Ticket shock

By IAN DONNIS  |  March 10, 2008

Perhaps concerns about a possible backlash explain why the Red Sox have decided not to be a part of the StubHub-MLB relationship.

Then again, we don’t really know since this is as specific as Sox spokeswoman Susan Goodenow would get when explaining the decision: “We are exploring all options with the secondary-ticket market with an eye toward taking a walk-before-we-run approach. We expect to reach clarity on the issue within the next week or so.”

Concerns about a backlash
As it stands, thousands of Sox tickets for the 2008 season can still be found on various Web sites, including StubHub, whose top-selling category is baseball tickets, and where the hyper-popular Sox are listed first among the MLB offerings.

We’re not likely to hear the Red Sox state it so plainly, but the organization’s decision to opt out of the MLB-StubHub relationship reflects a delicate calculus, a consequence of the team’s success under the ownership that bought the franchise in 2002.

Because the Henry-Werner-Lucchino troika has emphatically staked its claim as the guardians of Fenway Park — the heart of Red Sox Nation — it faces the challenge of maximizing the team’s profits while preserving the sense that Average Joes can still get into the place.

As Glenn Stout, the author of more than 50 baseball books, including co-author of Red Sox Century (Houghton Mifflin, 2000), notes, the question of whether StubHub is good for Sox supporters is kind of beside the point. The precious nature of Sox tickets, he says, “is a product of how a lot of things have changed down at Fenway Park, in Major League Baseball,” and in professional sports.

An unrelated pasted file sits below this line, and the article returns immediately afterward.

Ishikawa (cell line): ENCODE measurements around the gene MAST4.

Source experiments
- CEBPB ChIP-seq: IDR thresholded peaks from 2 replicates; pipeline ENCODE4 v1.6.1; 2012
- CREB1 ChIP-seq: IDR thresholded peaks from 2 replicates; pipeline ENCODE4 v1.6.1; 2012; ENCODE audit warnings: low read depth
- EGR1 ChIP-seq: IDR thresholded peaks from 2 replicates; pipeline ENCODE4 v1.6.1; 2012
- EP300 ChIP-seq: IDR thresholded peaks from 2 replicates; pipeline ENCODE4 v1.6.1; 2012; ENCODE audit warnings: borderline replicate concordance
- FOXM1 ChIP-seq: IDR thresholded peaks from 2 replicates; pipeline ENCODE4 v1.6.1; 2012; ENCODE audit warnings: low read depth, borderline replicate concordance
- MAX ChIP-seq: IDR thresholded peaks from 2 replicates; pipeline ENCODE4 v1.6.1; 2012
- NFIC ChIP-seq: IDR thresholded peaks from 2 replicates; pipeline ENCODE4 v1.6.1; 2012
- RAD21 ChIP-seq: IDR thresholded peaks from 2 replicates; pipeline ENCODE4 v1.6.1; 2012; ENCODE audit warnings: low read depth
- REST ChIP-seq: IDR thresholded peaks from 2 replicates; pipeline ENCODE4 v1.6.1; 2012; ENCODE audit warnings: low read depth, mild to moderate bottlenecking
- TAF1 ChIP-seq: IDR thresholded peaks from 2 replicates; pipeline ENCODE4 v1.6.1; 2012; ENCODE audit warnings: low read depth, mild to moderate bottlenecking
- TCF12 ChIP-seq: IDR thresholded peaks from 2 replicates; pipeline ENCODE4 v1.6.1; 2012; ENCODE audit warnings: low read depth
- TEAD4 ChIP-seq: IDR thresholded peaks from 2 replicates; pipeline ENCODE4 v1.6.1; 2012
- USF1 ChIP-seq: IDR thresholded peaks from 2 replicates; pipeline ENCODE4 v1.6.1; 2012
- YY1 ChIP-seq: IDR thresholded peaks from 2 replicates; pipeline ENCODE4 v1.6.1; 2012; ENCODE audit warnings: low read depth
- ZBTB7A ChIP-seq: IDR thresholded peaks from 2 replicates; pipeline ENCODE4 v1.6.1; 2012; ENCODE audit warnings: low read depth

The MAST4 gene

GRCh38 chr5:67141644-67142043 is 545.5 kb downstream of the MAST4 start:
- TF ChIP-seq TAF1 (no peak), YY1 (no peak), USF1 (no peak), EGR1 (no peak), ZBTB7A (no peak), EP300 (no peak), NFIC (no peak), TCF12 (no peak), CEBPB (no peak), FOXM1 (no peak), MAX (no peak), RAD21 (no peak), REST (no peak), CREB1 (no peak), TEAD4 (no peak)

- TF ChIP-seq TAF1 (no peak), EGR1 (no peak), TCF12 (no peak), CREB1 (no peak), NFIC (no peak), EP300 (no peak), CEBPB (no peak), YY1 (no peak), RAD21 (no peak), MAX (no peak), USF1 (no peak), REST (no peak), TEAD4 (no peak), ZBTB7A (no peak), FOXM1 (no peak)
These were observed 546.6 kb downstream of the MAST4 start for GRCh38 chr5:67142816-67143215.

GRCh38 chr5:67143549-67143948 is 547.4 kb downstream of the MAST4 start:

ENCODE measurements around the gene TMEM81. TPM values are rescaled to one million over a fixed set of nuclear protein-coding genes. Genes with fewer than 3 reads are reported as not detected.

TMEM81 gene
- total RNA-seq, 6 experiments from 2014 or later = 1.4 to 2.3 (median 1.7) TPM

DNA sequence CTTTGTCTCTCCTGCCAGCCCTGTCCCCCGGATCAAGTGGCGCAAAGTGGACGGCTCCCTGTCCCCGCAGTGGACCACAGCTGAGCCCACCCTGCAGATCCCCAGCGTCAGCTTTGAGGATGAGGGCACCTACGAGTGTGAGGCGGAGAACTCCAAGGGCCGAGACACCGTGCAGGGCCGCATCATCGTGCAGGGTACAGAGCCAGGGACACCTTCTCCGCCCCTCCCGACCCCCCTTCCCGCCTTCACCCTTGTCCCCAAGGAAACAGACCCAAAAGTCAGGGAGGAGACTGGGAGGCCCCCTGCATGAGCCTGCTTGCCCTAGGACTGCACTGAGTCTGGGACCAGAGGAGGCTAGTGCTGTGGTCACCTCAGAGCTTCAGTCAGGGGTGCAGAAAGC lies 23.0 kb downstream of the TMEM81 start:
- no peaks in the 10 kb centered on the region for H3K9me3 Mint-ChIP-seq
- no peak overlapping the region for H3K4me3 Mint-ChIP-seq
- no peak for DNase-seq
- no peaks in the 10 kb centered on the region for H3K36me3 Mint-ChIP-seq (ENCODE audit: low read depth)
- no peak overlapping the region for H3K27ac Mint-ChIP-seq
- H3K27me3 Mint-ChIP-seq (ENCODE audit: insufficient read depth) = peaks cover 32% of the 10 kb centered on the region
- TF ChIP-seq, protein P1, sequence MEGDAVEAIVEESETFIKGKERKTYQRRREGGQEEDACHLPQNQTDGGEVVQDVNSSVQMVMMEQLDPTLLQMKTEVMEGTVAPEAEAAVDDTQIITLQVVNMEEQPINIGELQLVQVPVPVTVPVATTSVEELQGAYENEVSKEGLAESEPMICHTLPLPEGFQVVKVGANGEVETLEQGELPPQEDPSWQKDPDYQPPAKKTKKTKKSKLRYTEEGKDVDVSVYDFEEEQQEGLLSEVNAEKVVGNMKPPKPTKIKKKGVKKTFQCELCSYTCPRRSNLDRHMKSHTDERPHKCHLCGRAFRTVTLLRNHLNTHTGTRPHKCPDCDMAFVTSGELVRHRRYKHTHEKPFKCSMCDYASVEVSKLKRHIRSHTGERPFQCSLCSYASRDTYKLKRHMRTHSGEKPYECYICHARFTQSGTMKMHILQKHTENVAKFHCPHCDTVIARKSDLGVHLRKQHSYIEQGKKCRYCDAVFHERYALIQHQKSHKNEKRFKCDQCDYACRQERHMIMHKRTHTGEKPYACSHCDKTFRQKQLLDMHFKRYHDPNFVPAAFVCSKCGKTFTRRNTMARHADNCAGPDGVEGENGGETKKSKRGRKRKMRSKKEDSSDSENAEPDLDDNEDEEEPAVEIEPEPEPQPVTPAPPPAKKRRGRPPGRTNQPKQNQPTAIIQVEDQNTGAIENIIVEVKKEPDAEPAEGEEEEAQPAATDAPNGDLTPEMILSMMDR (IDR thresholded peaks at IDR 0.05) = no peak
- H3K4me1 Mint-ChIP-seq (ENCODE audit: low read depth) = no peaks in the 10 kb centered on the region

The Red Sox will keep drawing as long as the team is winning. But if the fan base feels it is being excluded and taken for granted, there could be fallout.

Stout notes that fans’ connection with the Sox “is an emotional one that often flies in the face of logic.” If these diehards step back and start thinking about the amount of time and money they’re devoting to the team, “That’s not a good thing for the Red Sox as an entity, and it’s not a good thing for the Red Sox as a business.”

At the other end of the spectrum, the arch-rival Yankees will begin playing in a new, more lucrative stadium next year.

Season ticket-holders and corporations have long held most of the best seats at Fenway Park. And while it’s difficult, but still possible to get Sox tickets at face value — particularly for less stellar seats — going to Updike’s “lyric little bandbox” has become increasingly difficult, souring at least some of the faithful.

Considering the number of Sox tickets that have been exchanged on StubHub in recent seasons, with not much in the way of publicized problems, the team hasn’t duplicated the more confrontational approach of the Patriots toward fans who re-sell their tickets.

Yet when asked whether the Sox might sanction those who sell their tickets on StubHub, Goodenow would only repeat that the team is “exploring all options.”

(Efforts have been made in recent years to do away with an anti-scalping law in Massachusetts that dates to the 1920s, so that might be a partial factor in the team’s decision not to partner with StubHub.)

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